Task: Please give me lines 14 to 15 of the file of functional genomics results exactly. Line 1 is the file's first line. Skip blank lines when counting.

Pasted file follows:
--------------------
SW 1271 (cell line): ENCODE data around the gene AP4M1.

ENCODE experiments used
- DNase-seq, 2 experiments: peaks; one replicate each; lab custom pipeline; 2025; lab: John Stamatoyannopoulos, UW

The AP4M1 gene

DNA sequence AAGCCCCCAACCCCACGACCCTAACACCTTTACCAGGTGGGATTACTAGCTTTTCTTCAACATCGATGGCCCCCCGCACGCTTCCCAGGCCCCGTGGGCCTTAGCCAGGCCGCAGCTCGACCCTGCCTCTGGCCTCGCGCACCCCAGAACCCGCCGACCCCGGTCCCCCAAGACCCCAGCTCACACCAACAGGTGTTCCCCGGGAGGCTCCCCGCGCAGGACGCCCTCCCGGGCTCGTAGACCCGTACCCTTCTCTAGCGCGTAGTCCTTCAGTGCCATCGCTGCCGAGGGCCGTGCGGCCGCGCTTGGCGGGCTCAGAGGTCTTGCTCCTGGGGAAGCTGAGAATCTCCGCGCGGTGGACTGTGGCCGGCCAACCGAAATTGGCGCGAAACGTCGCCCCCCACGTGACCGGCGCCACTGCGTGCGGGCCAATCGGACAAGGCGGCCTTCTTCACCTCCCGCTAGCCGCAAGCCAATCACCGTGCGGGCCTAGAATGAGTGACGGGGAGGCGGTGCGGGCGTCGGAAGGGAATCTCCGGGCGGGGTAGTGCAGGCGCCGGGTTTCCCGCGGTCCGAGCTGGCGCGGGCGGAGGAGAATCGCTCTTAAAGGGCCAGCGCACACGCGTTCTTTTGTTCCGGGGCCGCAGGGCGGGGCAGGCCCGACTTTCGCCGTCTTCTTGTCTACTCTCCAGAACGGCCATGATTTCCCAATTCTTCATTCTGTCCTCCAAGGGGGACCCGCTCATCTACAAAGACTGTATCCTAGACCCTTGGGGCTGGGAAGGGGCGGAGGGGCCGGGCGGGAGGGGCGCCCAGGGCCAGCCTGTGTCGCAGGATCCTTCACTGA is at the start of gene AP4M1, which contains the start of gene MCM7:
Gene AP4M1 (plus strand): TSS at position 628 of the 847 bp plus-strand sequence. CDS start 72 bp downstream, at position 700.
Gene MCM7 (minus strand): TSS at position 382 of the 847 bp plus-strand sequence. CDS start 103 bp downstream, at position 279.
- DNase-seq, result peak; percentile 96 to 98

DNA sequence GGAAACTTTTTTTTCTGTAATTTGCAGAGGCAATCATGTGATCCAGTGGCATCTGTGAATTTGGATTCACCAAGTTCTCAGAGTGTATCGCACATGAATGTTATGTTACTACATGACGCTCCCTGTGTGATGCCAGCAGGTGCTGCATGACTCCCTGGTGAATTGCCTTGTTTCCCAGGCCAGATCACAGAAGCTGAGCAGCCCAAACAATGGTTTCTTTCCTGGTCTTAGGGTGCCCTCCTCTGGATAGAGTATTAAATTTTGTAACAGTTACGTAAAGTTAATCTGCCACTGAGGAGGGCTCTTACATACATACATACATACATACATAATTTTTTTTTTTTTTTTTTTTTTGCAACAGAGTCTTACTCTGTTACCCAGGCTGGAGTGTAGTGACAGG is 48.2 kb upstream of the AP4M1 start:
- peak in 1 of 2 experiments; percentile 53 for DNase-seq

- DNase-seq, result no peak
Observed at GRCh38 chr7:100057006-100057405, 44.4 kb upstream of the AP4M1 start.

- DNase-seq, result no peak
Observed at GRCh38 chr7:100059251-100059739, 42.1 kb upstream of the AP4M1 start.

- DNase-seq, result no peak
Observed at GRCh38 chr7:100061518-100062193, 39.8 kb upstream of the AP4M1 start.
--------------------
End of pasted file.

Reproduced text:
Observed at GRCh38 chr7:100059251-100059739, 42.1 kb upstream of the AP4M1 start.

- DNase-seq, result no peak